Asheville Citizen- Times: Coronavirus: Workers, employers coping with drastic changes (22 March 2020)

Erin Jordan, an employee at Archetype Brewing, is concerned about making ends meet after the state mandated closures of bars and restaurants except for takeout or delivery.

Oddly, an upside to the housing crisis?

It’s not uncommon in Asheville for those relying on the gig economy to have multiple roommates to make ends meet.

In the new world that coronavirus has created, that’s become something of a blessing in disguise for Andrew Fletcher, a 37-year-old musician who’s seen his gigs disappear this month.

“At this point, it’s kind of nice to have roommates,” Fletcher said. “We’re all working together and pooling resources, so that’s kind of nice, really. It’s sort of an upside to the affordable housing crisis in Asheville — we have a built-in team.”

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Fletcher, who plays jazz piano and works about 200 gigs a year, also pulled about five hours a week working for the LaZoom bus tour company, which is heavily reliant on tourists. He’s got two roommates, and they’ve essentially taken in the girlfriend of one of them, to make a team of four.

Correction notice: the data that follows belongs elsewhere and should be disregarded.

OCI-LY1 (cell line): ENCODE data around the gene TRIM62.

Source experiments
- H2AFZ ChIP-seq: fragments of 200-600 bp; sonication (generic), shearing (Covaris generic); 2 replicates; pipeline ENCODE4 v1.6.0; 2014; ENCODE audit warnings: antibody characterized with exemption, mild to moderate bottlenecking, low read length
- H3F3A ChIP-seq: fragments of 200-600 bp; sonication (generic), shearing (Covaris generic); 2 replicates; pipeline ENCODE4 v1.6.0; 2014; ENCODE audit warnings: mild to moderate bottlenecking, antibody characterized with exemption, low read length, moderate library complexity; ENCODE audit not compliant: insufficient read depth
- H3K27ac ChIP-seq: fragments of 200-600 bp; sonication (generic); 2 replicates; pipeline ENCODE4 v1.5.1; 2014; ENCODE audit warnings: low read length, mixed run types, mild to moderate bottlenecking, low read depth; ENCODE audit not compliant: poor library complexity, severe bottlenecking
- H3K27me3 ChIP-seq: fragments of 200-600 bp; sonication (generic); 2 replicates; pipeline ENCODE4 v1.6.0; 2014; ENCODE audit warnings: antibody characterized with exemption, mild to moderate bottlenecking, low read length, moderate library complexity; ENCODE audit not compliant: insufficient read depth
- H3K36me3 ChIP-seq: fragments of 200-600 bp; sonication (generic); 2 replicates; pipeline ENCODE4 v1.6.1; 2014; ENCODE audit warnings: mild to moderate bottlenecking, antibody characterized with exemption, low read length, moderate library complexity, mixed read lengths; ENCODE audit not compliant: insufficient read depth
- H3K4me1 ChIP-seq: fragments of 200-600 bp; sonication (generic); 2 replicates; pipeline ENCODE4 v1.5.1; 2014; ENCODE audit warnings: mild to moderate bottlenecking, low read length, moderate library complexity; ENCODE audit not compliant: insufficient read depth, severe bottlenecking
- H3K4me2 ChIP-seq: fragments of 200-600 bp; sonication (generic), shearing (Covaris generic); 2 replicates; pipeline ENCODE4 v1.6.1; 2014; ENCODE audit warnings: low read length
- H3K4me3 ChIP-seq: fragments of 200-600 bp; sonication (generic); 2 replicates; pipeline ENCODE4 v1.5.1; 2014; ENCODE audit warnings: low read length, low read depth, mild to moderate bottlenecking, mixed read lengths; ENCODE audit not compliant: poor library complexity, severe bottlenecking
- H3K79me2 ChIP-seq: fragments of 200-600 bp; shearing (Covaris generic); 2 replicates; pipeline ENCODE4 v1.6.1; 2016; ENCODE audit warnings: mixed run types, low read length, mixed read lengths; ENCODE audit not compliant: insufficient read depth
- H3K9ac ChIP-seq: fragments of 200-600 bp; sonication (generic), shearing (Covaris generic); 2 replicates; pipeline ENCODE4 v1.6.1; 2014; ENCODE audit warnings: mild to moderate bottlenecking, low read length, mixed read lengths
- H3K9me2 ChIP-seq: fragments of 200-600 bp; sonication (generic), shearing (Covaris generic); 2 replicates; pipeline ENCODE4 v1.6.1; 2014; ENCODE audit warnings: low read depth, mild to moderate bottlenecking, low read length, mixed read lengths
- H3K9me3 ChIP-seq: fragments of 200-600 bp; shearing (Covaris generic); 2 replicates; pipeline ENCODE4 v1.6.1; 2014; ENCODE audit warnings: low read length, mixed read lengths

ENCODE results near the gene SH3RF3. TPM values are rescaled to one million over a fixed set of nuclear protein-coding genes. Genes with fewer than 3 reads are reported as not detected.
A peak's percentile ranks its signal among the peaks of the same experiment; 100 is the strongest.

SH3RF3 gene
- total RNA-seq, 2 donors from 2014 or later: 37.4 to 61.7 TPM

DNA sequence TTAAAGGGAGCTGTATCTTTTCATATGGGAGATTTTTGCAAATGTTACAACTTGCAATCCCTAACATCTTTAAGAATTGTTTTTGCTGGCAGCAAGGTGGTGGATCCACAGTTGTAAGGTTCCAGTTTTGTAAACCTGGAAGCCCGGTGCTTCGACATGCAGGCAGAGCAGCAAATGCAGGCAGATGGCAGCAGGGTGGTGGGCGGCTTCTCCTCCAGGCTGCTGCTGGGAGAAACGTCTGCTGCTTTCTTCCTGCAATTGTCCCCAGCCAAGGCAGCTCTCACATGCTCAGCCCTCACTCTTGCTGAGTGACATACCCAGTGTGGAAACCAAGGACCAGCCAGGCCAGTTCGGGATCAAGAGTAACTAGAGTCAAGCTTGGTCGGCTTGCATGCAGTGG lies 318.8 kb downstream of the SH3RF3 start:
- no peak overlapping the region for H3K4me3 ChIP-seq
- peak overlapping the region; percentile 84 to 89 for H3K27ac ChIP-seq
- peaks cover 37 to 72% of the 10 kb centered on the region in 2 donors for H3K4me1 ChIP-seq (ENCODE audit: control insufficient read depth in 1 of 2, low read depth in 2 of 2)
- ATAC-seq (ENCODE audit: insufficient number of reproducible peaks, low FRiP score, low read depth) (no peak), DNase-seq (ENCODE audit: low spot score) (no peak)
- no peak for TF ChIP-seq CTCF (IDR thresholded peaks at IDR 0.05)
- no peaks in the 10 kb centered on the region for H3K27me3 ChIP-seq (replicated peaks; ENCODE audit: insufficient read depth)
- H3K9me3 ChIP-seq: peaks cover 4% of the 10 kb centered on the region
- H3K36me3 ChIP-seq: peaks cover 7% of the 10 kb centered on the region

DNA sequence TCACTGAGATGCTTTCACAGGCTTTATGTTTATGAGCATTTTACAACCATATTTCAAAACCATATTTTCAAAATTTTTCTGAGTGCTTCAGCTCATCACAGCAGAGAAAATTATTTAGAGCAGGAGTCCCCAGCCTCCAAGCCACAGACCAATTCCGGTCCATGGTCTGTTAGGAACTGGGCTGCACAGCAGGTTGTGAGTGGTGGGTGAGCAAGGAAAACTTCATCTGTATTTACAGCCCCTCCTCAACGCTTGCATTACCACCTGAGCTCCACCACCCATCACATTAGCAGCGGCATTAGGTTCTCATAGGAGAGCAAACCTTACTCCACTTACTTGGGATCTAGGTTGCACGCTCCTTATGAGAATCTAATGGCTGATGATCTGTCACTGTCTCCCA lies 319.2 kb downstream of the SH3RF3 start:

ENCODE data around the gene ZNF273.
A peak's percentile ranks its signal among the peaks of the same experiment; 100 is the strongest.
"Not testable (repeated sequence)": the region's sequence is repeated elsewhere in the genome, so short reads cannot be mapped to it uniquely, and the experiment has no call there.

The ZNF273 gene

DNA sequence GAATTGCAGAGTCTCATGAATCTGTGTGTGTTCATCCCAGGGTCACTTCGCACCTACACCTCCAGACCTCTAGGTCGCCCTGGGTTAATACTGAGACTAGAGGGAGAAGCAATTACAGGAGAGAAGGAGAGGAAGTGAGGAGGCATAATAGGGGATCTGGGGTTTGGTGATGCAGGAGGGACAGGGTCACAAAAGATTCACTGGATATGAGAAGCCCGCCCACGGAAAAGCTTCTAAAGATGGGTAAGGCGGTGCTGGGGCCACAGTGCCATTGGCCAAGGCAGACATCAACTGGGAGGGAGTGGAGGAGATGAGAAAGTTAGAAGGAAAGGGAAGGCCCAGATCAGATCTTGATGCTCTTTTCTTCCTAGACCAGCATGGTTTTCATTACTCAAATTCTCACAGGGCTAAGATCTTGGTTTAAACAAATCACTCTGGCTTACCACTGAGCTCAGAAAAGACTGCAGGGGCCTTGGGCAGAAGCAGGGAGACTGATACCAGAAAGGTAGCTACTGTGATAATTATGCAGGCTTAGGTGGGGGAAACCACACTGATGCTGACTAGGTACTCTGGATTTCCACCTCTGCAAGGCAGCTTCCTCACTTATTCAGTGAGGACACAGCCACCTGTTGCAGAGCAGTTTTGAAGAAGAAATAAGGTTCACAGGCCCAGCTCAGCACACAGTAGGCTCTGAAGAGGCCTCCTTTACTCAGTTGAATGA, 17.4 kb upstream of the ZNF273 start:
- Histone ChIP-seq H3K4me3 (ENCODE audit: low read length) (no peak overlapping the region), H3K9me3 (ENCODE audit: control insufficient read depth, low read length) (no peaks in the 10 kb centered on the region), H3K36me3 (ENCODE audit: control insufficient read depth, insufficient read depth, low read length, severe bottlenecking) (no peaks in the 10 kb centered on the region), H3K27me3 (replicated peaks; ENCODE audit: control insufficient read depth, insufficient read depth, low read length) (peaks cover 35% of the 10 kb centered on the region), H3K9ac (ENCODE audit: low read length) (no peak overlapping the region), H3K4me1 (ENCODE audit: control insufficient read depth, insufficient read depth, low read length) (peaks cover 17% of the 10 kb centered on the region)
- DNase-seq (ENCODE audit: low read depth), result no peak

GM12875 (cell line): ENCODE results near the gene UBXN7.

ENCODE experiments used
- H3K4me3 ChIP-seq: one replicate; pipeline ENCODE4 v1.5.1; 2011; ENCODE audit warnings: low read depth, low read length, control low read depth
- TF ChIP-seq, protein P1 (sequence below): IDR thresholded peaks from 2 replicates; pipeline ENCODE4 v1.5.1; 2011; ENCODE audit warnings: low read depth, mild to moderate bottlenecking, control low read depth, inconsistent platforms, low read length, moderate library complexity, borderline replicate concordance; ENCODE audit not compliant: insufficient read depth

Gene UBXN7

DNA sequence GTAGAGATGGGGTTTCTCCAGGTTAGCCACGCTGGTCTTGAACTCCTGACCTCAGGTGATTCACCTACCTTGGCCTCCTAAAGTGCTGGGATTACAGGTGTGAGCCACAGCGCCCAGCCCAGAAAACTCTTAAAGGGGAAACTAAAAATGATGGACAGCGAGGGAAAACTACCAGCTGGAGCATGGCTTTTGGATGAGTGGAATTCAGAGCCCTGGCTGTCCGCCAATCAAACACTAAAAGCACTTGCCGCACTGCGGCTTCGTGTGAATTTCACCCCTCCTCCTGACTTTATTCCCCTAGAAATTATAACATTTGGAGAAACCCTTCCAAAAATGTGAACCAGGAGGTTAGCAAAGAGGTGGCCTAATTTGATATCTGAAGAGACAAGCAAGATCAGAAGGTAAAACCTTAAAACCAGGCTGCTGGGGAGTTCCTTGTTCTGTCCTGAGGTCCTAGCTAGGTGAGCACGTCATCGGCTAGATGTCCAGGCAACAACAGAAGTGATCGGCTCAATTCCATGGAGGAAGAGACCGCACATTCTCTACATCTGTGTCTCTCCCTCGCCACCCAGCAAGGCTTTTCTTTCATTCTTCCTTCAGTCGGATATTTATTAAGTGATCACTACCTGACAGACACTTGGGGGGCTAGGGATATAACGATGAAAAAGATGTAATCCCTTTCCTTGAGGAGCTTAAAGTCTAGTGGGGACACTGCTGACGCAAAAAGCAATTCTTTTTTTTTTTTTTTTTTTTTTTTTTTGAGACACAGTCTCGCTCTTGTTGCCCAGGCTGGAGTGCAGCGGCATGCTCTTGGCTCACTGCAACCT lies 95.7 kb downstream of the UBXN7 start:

“Some of us work in restaurants in bars, so we’ve been pulling out leftover food,” Fletcher said. “We’re trying to go into sort of a ration mode.”

Fletcher is worried that national legislation designed to offer relief to American employees may exclude independent workers like himself, among those who need some help the most. 

“For folks like us, who work on 1099s, a lot of us are the real paycheck-to-paycheck people,” Fletcher said of contract work. “The gig economy is really feast or famine, and winter is the famine. So a lot of people are coming out of winter with empty pockets ready to work all those weddings and private events.”

Fletcher is an ardent saver, and he stockpiled about four months of rent for the winter and has only dipped into one month so far. 

“I hate to eat up my savings just to keep myself alive,” he said, adding that he knows he’s luckier than a lot of folks right now. “People on that winter footing, where there’s no work in January and February, and then you roll into March and you’re looking at two more months of ‘winter?’ That is really tough.”